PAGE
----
Bonial Devs Rock Apple Watch Interface With Stunning Hands-Free Shopping Experience

Bonial Devs Rock Apple Watch Interface With Stunning Hands-Free Shopping Experience

Bonial Devs Rock Apple Watch Interface With Stunning Hands-Free Shopping Experience

Arno Keifl

Arno Keifl recalls Bonial Tech Labs’ unique opportunity to work with Apple in bringing the Retale iOS interface to Apple Watch. 

We didn’t want to let this opportunity slip through our fingers, so as soon as Apple invited us to try out the new Watch SDK we started exploring our options.

The goal was to deliver an innovative hands-free approach to the Retale shopping experience. Apple offered the most promising platform to deliver this with the heavily anticipated release of Apple Watch.

A dedicated team of developers, designers, and product managers spent two weeks brainstorming and planning. We iterated on different mockups and prototypes—testing them with people from other departments, but in the end it boiled it down to what we thought would give the best value to our users.

Hands-free Shopping

The concept described an app that would let users find stores from their favorite retailers with no effort—a hands-free shopping experience that helps people while they’re out in busy shopping streets. One tap and you know which stores are near you, two taps and you get turn-by-turn directions to your favorite shopping location. Our strict goal was that no interaction would take longer than 10 seconds.

We used our existing backend algorithms to match the location-based user data with our extensive store database to deliver the best results. Paired with an easy-to-use interface allowing for very quick interactions, we had a great concept at the end of the two weeks and were ready to start the development.

This is where things got really interesting. In the six weeks that followed, the developers had to use a beta SDK, which is why they couldn’t be sure until the end, which features and APIs the Watch would really support. Apple was holding back important information about how the Watch would work and which Watch apps were allowed until the very last moment. Therefore, the team had to constantly check blogs and news sites to stay informed about new announcements, leaks and rumors. They were essentially working in a black box.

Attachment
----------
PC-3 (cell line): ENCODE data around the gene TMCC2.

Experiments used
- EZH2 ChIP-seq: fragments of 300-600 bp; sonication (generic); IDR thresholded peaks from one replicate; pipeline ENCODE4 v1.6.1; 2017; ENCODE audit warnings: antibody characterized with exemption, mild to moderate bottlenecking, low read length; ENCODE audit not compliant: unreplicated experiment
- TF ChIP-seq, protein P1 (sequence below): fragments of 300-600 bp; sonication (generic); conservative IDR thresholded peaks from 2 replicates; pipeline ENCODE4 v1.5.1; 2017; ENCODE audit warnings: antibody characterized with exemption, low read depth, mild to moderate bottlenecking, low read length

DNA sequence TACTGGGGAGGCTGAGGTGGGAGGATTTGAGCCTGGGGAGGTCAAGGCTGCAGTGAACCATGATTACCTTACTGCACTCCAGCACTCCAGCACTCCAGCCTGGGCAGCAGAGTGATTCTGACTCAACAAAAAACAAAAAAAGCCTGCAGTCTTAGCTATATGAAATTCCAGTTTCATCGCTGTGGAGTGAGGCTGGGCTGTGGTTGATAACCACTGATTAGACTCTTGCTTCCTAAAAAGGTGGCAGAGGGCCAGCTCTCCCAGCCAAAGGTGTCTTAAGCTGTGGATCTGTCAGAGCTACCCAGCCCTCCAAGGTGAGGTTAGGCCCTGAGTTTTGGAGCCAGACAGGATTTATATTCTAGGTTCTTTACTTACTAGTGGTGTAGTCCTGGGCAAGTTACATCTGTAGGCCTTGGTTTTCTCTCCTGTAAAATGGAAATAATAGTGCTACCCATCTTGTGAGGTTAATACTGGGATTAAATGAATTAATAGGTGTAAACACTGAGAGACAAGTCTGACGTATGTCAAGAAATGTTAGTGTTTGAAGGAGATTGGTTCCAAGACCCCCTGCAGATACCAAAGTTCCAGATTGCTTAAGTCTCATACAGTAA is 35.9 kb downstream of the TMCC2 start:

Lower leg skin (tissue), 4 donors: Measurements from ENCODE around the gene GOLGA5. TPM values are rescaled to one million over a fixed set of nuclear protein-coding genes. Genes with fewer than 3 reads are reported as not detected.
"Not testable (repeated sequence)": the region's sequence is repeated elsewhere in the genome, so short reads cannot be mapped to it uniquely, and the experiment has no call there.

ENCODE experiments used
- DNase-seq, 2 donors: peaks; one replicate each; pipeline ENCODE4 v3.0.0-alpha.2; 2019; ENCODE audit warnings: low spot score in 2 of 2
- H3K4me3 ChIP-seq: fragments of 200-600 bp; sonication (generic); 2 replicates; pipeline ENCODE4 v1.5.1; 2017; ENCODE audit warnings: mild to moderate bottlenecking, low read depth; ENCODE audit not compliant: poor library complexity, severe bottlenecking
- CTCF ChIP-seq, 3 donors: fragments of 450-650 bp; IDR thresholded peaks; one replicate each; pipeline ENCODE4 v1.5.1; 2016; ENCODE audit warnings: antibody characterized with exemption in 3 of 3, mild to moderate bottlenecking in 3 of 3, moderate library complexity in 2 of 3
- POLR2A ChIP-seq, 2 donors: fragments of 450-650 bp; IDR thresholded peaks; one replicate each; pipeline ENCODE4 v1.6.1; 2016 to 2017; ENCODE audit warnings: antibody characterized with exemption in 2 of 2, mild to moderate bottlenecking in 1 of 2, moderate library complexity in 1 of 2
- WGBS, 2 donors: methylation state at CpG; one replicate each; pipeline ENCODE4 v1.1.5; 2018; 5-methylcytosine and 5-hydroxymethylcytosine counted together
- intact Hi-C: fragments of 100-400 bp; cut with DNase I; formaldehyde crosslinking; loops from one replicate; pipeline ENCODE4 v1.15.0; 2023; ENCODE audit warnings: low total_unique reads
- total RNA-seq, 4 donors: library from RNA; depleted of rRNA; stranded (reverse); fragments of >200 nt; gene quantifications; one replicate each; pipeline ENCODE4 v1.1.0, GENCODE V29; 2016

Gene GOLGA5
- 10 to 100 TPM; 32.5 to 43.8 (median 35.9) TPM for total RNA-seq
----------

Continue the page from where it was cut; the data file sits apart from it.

Among The First Apple Watch Apps

Luckily, one week before our planned release, Apple invited us to spend a couple of days with their Apple Watch experts in London to make sure our app would work flawlessly on the watch hardware. After five weeks of development, this was the first time we actually got to work with the Watch hardware instead of just an emulator. It was only at that point that we knew for sure, that our app worked on the final Watch hardware. We also found out more details about how the so-called handoff feature worked. Users could start an action on the watch and continue it on the phone. We made use of this feature to let people see store information on the watch and then turn to their phone to browse through available weekly ads for that same store.

When we started the project we had a lot of open questions that weren’t answered until just one week before the release. Nonetheless we came up with a plan, iterated on our ideas and built a stable application that delivered actual value to the user. We delivered some minor fixes after testing our watch app with Apple in London and were on time for the launch of the Apple Watch on May 2nd, 2015. The Retale/kaufDA/Bonial app was one of the first apps to support Apple Watch.

Since then, we’ve seen our Watch user base grow, and we are expecting usage to grow further as Apple is selling more and more Watches.

About Arno

ArnoArno Kiefl
 studied Computer Science and Media and joined in 2011. After collecting first knowledge as as Product Owner of the web front-end team, he followed his passion for good products and is now supporting the mobile app team on multiple user facing features, especially in terms of writing concepts and user focused testing.